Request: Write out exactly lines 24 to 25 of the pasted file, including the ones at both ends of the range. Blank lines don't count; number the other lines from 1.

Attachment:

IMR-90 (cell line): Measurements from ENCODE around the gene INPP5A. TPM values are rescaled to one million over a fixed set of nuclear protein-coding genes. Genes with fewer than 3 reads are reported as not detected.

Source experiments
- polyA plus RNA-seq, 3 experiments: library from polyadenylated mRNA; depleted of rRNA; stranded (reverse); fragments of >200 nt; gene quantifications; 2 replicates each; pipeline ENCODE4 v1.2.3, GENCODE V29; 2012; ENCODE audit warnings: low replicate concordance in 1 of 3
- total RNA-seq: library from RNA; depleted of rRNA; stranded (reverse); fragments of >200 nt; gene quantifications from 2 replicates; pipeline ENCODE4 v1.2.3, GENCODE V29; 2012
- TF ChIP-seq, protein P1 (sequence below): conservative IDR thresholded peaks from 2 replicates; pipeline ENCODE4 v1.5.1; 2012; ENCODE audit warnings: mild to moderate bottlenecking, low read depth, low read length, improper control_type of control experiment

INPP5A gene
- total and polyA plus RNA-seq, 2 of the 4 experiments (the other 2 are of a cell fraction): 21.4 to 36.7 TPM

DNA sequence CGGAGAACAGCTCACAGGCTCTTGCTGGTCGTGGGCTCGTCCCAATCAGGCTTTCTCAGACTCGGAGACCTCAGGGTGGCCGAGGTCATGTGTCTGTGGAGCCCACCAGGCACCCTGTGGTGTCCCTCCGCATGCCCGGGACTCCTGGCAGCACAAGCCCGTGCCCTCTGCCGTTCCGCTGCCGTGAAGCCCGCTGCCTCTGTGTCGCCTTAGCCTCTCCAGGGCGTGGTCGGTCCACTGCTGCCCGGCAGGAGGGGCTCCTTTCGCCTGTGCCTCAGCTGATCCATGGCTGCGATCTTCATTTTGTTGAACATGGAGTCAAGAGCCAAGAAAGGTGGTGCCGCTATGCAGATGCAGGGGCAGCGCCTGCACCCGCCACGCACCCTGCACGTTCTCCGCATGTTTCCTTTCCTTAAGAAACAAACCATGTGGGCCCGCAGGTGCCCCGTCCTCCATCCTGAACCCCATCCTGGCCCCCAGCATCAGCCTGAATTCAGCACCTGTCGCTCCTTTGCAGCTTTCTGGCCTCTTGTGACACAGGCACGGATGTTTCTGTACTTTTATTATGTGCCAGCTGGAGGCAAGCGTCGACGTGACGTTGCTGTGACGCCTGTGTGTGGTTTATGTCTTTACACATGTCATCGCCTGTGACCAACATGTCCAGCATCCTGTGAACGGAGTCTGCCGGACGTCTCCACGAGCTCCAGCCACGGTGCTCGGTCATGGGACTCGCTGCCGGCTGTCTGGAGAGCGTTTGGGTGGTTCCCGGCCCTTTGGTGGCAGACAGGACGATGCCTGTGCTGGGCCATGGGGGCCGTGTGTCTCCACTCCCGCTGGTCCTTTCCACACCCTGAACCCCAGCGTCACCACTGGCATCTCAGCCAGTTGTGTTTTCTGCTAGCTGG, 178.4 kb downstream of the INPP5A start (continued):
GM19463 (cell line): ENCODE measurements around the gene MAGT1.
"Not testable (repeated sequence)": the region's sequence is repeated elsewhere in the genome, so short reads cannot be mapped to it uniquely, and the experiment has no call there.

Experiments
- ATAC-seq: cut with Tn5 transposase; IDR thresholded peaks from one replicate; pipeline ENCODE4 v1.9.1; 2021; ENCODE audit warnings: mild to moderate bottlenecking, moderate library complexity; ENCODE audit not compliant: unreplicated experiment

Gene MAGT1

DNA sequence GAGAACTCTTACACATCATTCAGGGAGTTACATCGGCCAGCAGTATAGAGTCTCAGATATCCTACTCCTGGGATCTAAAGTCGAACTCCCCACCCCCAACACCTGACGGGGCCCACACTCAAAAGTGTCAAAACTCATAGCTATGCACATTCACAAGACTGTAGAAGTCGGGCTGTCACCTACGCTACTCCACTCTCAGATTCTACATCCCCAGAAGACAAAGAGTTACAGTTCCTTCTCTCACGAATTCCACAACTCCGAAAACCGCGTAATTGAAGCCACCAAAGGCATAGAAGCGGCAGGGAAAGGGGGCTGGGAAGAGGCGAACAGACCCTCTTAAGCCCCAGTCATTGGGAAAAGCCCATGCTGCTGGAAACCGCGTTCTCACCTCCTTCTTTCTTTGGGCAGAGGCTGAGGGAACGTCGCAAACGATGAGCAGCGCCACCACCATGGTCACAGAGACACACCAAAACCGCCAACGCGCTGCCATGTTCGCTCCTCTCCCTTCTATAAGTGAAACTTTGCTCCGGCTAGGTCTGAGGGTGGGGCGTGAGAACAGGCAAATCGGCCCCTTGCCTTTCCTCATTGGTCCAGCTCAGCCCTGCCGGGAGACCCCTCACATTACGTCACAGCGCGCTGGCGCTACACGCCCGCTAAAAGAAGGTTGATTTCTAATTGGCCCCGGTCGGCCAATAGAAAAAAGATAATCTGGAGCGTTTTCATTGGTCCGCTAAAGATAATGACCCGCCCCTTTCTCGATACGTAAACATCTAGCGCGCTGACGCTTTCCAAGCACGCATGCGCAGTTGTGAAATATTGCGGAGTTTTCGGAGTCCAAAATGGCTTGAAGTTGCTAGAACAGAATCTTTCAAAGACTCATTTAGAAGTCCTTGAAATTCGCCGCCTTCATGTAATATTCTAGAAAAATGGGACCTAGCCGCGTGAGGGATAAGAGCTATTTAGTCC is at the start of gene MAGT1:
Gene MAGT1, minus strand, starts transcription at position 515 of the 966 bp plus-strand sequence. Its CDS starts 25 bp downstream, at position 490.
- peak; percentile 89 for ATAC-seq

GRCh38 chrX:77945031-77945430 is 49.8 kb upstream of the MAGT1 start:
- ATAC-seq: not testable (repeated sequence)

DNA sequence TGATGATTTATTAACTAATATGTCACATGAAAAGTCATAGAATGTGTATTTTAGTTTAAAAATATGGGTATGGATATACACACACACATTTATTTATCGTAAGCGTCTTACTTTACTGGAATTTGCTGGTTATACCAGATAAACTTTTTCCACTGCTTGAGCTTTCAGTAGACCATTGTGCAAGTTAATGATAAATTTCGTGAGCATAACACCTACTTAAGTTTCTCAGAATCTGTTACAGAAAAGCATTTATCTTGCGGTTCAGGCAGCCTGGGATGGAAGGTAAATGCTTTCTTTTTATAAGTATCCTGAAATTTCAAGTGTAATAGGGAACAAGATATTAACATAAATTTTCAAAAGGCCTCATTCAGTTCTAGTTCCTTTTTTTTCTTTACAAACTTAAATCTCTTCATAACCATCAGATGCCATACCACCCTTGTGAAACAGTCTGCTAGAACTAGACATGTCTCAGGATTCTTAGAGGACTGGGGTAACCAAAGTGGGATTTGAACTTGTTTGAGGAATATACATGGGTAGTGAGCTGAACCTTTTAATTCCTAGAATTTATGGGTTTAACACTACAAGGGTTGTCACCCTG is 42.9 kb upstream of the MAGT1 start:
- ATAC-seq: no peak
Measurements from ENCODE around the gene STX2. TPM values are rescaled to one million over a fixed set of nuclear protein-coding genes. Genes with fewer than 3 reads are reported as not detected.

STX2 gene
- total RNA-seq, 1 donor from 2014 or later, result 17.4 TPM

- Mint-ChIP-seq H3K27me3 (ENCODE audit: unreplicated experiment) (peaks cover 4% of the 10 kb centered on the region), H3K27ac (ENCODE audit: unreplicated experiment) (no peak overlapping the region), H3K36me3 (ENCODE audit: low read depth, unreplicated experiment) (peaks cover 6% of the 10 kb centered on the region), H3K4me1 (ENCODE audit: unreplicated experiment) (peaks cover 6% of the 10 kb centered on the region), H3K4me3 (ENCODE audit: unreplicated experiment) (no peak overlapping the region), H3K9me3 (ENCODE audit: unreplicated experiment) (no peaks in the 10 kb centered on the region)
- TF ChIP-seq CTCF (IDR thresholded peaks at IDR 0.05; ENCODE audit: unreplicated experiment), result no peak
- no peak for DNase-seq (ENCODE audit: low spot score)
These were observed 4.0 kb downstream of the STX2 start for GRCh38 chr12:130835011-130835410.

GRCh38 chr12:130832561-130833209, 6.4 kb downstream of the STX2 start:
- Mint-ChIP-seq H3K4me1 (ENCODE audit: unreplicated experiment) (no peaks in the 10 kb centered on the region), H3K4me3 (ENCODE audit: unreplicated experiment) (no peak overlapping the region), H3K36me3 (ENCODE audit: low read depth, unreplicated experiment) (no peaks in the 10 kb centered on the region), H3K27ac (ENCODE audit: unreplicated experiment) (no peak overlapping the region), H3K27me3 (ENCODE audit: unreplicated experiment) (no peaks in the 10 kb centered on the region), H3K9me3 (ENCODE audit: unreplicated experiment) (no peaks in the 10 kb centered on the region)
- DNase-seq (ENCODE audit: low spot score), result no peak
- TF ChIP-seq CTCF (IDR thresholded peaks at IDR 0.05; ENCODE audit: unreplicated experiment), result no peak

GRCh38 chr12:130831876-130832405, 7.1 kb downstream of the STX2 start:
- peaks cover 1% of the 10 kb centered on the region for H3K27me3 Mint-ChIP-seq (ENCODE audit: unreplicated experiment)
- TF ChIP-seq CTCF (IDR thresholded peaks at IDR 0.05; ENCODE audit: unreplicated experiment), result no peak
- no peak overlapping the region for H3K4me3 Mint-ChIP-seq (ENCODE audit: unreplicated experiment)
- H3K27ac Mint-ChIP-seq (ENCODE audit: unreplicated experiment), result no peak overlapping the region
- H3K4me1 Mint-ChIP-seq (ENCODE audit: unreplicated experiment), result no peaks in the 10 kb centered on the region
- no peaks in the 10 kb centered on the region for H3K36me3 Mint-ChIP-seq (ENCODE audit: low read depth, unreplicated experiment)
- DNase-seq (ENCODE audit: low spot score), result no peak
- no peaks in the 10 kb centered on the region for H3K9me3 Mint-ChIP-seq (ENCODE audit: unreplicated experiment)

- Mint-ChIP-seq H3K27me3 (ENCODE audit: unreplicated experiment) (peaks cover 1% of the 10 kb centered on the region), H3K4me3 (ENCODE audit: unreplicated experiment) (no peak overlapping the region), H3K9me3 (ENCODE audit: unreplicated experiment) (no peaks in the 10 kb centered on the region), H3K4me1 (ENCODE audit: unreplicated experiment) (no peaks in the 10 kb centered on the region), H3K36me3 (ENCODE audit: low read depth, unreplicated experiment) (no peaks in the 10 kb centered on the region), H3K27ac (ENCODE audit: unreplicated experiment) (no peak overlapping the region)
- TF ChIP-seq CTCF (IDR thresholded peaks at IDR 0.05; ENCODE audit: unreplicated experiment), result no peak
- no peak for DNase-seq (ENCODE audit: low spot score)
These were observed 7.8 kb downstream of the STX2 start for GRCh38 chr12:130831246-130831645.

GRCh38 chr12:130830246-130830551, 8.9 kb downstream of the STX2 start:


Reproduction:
- Mint-ChIP-seq H3K27me3 (ENCODE audit: unreplicated experiment) (peaks cover 4% of the 10 kb centered on the region), H3K27ac (ENCODE audit: unreplicated experiment) (no peak overlapping the region), H3K36me3 (ENCODE audit: low read depth, unreplicated experiment) (peaks cover 6% of the 10 kb centered on the region), H3K4me1 (ENCODE audit: unreplicated experiment) (peaks cover 6% of the 10 kb centered on the region), H3K4me3 (ENCODE audit: unreplicated experiment) (no peak overlapping the region), H3K9me3 (ENCODE audit: unreplicated experiment) (no peaks in the 10 kb centered on the region)
- TF ChIP-seq CTCF (IDR thresholded peaks at IDR 0.05; ENCODE audit: unreplicated experiment), result no peak